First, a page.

Ousted Michigan lawmakers plan reelection campaigns – for the same seats

Former representatives Todd Courser and Cindy Gamrat were forced out of office for an extramarital affair and subsequent cover up.

Dale G. Young/Detroit News/AP
Michigan state Rep. Cindy Gamrat (l.) and Rep. Todd Courser, seen in this composite photo, were forced out of office for their extramarital affair and the subsequent coverup. Both have announced that they will run for reelection.

Two former Michigan state representatives have announced plans to run for reelection – for the seats they were forced to leave a week earlier.

Republicans Todd Courser and Cindy Gamrat were forced out the state House of Representatives after an extramarital affair scandal and cover-up was exposed (Mr. Courser resigned and Ms. Gamrat was voted out an hour later). Undeterred the two have announced their plans to both run for reelection for the same seats.

Courser told the local news radio station WWJ-AM on Friday that he would be running again. His Facebook post announcement says he even has his wife’s support.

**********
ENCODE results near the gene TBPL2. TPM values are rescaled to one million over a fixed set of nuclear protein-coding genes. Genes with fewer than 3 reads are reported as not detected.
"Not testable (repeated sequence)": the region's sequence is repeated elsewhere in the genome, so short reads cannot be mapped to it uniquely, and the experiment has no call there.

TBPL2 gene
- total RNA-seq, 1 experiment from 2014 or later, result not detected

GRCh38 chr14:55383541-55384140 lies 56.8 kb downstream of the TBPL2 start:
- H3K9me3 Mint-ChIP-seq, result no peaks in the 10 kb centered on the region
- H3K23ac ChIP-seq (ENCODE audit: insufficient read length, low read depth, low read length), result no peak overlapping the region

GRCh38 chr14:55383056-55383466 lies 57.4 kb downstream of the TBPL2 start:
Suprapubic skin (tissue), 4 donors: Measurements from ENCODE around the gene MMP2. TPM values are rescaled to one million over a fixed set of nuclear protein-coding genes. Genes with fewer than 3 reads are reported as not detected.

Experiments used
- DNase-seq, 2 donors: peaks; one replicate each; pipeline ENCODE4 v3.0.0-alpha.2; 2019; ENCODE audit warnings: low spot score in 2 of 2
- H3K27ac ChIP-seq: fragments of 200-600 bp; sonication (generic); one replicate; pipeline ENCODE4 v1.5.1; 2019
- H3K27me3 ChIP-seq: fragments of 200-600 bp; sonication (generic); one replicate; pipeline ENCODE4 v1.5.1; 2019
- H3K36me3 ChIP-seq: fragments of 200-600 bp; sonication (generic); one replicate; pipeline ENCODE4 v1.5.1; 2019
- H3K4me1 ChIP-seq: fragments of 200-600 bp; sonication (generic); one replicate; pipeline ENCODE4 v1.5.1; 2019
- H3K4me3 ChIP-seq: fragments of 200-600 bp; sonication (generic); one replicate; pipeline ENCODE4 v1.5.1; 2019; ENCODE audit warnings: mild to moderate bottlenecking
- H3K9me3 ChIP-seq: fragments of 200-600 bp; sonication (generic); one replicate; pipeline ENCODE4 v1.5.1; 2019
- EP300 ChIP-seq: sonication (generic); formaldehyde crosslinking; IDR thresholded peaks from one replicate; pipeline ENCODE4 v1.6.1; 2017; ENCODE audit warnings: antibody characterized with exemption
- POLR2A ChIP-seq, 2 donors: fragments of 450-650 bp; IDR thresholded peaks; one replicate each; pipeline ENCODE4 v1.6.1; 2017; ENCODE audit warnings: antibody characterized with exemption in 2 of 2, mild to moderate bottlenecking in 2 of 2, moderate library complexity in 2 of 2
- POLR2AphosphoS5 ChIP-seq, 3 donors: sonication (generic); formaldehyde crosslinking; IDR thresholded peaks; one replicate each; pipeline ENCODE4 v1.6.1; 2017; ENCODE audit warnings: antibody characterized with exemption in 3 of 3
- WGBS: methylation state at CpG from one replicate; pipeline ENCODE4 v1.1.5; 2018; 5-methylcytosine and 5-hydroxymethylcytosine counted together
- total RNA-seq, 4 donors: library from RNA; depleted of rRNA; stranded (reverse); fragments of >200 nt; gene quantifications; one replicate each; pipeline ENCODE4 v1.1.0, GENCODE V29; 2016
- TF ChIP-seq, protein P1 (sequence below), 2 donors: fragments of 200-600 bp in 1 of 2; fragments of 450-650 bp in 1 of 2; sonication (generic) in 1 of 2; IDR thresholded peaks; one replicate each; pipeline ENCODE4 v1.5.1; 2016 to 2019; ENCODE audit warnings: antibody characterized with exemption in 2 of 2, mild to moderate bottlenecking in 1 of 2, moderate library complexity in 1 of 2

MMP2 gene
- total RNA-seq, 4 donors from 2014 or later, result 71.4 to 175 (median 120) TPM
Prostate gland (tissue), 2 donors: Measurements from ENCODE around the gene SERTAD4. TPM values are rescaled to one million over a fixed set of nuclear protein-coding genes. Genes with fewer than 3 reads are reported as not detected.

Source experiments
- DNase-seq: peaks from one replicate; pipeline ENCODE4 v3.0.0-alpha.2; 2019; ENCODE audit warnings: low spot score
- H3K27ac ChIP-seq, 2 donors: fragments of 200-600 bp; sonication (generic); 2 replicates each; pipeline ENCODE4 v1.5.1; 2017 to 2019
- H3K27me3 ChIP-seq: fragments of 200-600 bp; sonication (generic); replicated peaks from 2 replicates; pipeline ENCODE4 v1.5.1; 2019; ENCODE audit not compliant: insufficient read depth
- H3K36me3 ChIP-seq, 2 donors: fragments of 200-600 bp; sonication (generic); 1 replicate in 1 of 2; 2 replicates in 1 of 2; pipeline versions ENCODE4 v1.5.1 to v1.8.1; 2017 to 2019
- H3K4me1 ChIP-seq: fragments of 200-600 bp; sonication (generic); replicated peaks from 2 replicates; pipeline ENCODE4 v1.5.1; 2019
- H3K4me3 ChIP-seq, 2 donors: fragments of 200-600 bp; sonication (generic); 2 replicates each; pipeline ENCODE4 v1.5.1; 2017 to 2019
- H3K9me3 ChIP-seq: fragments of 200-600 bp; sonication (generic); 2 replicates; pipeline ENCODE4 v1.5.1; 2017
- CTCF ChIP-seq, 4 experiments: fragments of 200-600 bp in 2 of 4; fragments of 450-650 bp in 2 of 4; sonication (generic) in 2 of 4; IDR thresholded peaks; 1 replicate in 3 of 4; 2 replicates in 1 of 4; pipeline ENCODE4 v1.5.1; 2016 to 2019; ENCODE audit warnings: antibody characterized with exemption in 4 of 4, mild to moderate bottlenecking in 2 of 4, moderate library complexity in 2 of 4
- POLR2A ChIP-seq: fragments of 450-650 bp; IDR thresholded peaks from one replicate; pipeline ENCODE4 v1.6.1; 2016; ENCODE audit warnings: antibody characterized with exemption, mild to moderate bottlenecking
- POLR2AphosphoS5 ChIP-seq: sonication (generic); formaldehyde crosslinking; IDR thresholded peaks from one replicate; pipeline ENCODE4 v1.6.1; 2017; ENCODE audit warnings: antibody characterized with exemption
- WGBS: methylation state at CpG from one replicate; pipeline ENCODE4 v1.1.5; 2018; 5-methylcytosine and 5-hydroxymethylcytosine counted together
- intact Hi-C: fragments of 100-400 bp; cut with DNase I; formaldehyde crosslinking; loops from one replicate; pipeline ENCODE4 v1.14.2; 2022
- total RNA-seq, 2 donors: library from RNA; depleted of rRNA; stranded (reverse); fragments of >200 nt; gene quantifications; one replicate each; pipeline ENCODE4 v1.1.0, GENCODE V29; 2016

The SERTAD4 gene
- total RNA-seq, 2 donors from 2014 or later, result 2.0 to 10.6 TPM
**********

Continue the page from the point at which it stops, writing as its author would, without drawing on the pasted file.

"She said, 'Yes, you absolutely should run. The voters didn't have a chance to decide. The decision was taken from them. The people never had an opportunity to hear about all the good representation you have given them in both your Conservative voting record and your Conservative legislation,' " he wrote on his page.

Gamrat, a fellow tea party Republican, was expelled from the House by her fellow lawmakers. She is also running for her former seat.

"The whole time, what has weighed very heavy on me is my voters didn't have a voice in the matter. I've been fighting for the voice of my voters for the last eight months in Lansing, so I decided to continue to fight so they have a voice in the matter," Gamrat told MLive.com.

The original scandal for the social conservative colleagues first arose when news of their extramarital affair broke. It worsened after it was also revealed that Courser sent a hoax email to GOP activists and others in May attempting to make the affair less believable.

Gamrat stated that she did not know the email’s content. “I just want to go home and be with my family, “ she said at her lawyer’s office, according to the Associated Press.

Lawmakers have asked police and the attorney general to investigate the cover-up further.

In response to Gamrat’s reelection announcement, the Grand Rapids Press and Kalamazoo Gazette, two papers that cover her district, published a joint editorial. The entire opinion reads as follows: “No.”

This report contains material from Reuters and the Associated Press.

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